Happy Birthday baby! Instead of celebrating the beginning of your 33rd year today, you remain a fading memory that informs my humanity as you guide my soul. Much has happened in 2013, some good and some bad, but there is so much left to do in this New Year that looms before us all.
2013 was not a good year for kids or crime victims, but it was a great year for criminals. While public support for our cause remains strong, political support has all but disappeared. It is as if the lessons learned from tragedy have been forgotten by policy makers and those that they represent. Unless you symbolize the cause de jour, elected officials ignore our pleas. If we can’t help them to win reelection, they have neither the time nor the inclination to stand with us or commit to our cause.
I’m afraid that child/public safety legislation has, for the most part, stalled in Federal and State legislatures, so the voice of the people is now represented in voter driven initiatives, State ballot measures and propositions. Eighty-one percent of California voters supported Proposition 35, which strengthened prison sentences for human traffickers and provided social services for victims of human trafficking, but we couldn’t muster enough support in two years of legislative lobbying to get the issue out of committee.
According to the FBI, violent crime rates have increased for the first time since you were murdered 20-years ago, yet lawmakers prefer to debate ideology, gay marriage, marijuana legalization, or any of a host of other fringe topics over public safety. In California Governor Brown continues to dump incarcerated felons into communities. As a result, property crime is at a 30-year high, and sex offenders are cutting off their GPS ankle bracelets and absconding without consequence.
I continue to be perplexed by funding within our industry. While the National Center for Missing and Exploited Children continues to rake in millions of tax payer dollars to support their golden calf in Alexandria, VA without explanation or justification, KlaasKids continues to work in the trenches on a shoestring. In 2013, we were actively involved in 106 cases. This number does not adequately reflect the total number of calls received by our Search Center but does detail the specific cases in which we provided services at the request of family or jurisdictional law enforcement agency.
KlaasKids 2013 caseload ranged from reports of SAR consultations (54%), SAR missions (25%), Human Trafficking consultations (9%), Human Trafficking rescue and extractions (5%), leads submitted to law enforcement (6%), and child abuse (1%). Of those, 77-cases have been resolved. We also certified our West Coast Search and Rescue (SAR) team, so that we will be able to provide more comprehensive national coverage for less money in 2014. None of this would have occurred without your inspiration.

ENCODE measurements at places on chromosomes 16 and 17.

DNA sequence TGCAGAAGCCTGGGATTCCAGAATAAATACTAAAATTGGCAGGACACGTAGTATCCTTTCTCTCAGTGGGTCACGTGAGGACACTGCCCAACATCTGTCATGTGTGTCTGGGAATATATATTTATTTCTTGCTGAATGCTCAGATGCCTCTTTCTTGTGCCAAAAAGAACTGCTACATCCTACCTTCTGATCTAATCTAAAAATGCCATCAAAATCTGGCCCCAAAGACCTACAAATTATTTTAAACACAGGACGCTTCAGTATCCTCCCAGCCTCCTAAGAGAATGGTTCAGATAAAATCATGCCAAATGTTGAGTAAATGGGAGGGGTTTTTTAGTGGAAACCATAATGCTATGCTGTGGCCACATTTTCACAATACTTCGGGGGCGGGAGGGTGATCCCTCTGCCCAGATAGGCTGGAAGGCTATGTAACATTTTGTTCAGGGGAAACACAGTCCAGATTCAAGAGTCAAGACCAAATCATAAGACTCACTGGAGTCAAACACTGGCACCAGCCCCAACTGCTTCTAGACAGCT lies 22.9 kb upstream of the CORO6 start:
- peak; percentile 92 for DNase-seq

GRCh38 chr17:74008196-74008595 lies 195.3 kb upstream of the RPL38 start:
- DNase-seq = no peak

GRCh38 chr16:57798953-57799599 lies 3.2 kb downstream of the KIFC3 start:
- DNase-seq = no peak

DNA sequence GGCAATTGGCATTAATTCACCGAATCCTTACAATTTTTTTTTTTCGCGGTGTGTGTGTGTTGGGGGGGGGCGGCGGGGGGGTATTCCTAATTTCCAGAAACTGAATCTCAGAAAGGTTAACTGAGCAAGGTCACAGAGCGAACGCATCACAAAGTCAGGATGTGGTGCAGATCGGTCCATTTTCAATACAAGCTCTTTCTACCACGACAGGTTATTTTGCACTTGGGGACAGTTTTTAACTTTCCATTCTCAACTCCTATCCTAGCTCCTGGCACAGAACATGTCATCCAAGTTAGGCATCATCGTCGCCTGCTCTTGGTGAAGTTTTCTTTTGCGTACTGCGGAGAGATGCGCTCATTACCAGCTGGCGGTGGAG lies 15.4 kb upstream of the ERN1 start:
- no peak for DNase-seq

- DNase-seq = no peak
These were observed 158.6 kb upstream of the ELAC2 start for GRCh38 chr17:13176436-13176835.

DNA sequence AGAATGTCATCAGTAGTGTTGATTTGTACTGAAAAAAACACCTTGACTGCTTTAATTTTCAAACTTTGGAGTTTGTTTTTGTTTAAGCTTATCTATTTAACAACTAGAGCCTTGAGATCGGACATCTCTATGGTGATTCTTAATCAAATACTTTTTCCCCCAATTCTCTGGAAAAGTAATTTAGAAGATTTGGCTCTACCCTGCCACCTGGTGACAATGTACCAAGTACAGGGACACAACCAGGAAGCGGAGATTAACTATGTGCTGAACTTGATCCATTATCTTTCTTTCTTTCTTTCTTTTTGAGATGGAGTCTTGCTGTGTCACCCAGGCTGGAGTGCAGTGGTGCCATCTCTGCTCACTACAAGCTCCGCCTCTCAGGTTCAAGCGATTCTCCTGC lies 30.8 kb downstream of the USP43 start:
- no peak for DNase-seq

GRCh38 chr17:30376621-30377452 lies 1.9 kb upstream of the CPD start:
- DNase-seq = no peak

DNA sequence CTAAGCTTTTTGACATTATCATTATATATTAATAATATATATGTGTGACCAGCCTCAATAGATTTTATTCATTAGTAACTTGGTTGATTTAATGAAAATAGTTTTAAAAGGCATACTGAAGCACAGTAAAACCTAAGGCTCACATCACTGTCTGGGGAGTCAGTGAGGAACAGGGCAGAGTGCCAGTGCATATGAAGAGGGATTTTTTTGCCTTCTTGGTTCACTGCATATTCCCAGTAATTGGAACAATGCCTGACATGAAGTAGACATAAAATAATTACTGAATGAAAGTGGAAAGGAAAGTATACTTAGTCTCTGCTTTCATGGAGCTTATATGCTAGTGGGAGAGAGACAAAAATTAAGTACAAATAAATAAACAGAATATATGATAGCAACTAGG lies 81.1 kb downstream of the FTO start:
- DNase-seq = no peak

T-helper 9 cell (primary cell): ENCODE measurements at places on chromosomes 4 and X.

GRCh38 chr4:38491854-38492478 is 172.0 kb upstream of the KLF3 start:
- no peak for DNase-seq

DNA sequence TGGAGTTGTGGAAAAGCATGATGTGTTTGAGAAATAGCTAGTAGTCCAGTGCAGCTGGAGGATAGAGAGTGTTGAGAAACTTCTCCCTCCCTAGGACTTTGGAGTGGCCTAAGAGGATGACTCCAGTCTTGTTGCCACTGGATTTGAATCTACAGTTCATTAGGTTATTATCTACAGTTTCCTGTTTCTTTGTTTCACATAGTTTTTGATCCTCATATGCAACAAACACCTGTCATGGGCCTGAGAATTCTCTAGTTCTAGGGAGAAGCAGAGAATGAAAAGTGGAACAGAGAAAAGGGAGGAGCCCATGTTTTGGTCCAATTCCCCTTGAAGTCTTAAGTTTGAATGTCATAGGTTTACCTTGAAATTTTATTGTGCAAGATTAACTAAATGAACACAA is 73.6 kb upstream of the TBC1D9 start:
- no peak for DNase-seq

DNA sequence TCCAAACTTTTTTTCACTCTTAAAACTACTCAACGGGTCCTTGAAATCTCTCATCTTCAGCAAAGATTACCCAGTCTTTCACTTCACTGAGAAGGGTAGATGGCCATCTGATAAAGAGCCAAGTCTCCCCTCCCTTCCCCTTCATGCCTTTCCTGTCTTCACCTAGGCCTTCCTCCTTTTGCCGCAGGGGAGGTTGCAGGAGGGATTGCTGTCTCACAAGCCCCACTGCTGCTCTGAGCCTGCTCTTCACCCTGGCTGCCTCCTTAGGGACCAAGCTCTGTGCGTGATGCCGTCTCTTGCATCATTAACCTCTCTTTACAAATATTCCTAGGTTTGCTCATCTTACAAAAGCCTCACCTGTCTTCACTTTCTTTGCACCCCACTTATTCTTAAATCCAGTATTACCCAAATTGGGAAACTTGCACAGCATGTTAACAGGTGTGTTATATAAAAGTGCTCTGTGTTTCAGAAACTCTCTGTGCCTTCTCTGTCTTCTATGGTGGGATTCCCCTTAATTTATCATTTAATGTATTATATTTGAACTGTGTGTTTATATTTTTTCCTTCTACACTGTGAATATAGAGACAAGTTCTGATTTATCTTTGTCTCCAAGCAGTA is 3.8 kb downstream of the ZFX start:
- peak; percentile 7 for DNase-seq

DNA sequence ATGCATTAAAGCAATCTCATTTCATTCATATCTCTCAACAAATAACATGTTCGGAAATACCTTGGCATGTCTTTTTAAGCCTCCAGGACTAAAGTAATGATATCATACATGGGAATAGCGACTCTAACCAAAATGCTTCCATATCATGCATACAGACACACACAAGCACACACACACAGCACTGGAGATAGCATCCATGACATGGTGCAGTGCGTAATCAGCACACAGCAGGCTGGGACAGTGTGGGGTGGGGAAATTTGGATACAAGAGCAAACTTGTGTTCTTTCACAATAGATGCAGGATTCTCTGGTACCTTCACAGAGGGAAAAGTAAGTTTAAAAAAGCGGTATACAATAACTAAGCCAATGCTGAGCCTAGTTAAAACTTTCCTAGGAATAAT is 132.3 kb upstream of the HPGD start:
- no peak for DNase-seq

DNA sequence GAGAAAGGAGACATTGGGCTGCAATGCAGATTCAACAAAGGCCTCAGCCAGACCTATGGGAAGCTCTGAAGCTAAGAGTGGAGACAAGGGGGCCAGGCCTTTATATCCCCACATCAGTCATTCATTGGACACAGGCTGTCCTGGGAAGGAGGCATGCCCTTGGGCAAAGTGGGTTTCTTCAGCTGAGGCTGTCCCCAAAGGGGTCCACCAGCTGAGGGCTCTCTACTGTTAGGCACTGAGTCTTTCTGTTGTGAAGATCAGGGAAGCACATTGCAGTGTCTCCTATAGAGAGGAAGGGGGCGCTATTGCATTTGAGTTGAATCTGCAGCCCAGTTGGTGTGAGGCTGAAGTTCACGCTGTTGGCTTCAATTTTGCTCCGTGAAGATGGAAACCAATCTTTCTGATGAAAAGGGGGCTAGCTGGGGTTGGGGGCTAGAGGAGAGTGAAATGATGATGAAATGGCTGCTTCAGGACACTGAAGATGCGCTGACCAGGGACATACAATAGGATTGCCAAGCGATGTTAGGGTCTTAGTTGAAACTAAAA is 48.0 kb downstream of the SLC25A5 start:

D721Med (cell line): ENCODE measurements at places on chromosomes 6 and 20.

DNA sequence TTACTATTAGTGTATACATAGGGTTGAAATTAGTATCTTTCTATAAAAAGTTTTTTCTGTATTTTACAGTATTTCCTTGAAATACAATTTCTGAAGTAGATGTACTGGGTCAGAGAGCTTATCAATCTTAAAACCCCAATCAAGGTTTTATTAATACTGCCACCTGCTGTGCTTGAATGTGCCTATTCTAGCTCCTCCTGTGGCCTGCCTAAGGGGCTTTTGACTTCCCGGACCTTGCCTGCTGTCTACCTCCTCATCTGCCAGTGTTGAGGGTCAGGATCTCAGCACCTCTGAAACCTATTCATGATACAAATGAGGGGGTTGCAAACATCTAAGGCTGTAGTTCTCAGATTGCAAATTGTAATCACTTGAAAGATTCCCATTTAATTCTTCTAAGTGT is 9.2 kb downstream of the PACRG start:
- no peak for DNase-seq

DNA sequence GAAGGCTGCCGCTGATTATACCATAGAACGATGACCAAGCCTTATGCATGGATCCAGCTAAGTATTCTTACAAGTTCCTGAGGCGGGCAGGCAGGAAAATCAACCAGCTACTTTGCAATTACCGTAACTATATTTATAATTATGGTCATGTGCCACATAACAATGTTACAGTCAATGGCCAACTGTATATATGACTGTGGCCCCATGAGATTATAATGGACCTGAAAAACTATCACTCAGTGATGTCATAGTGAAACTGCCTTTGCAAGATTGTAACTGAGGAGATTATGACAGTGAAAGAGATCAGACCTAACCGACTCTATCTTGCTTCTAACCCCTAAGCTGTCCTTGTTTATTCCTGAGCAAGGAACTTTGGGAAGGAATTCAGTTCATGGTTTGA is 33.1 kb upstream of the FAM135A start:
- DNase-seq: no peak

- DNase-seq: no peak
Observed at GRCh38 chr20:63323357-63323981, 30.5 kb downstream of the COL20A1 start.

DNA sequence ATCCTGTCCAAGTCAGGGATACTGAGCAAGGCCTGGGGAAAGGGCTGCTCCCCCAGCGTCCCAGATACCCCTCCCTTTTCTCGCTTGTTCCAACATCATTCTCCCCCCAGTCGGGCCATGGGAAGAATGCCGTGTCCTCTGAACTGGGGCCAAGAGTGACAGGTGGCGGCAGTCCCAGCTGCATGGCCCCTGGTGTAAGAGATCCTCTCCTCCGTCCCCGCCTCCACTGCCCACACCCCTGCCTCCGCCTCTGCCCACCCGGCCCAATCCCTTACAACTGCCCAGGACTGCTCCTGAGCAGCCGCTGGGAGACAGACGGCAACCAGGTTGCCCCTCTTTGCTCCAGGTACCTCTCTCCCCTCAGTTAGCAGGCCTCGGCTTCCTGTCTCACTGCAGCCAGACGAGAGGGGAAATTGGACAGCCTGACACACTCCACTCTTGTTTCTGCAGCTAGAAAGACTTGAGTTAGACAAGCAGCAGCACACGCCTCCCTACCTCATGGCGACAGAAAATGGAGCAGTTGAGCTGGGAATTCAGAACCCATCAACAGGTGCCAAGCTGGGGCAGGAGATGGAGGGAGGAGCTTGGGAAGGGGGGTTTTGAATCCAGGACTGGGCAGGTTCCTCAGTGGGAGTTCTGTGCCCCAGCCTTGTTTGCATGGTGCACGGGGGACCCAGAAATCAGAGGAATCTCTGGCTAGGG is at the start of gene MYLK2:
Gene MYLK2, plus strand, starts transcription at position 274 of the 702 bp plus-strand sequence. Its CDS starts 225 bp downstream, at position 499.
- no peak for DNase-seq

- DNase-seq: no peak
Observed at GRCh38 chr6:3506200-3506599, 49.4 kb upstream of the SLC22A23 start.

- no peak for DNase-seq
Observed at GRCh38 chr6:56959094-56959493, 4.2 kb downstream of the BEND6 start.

Technology has not produced a silver bullet that will protect children when they venture online and engage social media. However, by combining existing technology solutions with good parenting skills and a do/don’t approach, we can ensure that kids are better protected in 2014 than they were in 2013. Kids should have fun with the Internet. They should experiment, email, chat, surf, research, play games, and create social networking profiles so that they can communicate with their friends. They just need to be careful about doing so. Kids should trust their parents and talk to them about their Internet experience, follow their rules, and allow them to monitor online activities. They should inform their parents if they see violent or pornographic images. These may be illegal images, and are certainly not intended for the eyes of children. Stay on public, monitored, child friendly rooms if they are using instant messaging or entering chat rooms. Predators have the advantage because they are anonymous on the Internet. Remember, not everybody is who they say they are.
Don’t share personal information online. Kid’s identity, address, school, phone number, passwords, etc. should never be shared with people that they don’t know in real life. Predators and rogue marketers can use this information against them. Be smart and keep social networking profiles private. By sharing social networking profiles only with friend’s children are ensuring the integrity of their friends and the validity of their profiles. Don’t reply to or start a conversation with people they don’t know. Don’t accept gifts from them or agree to meet with them. It is a terrible idea for anyone to open email attachments from people that you do not know. They may contain viruses or malware. Finally, don’t plagiarize. It is cheating to copy other people’s ideas and pass them off as your own.
The prevention front represents a shining star in the child safety constellation. One thing that Democratic and Republican elected officials agree on is the importance of investing in at-risk kids so that they have opportunity later in life. They agree that the best way to prevent crime and violence is through investments in early childhood development. Federal after-school funds served fewer than 10,000 kids in 1996, but today federal funding supports programs that serve over one million children.
One last thing before I go. Last year we also created a new fund to help the families of kidnap victims with housing costs and KlaasKids donated $6,000 to Cleveland kidnapping victim Michelle Knight. Her beautiful thank new note said, “Just when the caterpillar thought the world was over, she became a butterfly.”
And so another year has passed. The seasons have come and gone. Tragedies occur with every rising sun and miracles grace our sunsets. People remain hopeful as our politicians dither in their legislative playpens. Music, flowers, the arts, love, family and everyday good deeds remind us that hope reigns eternal. However, I find it difficult to conceive the concept of eternity without you in my life.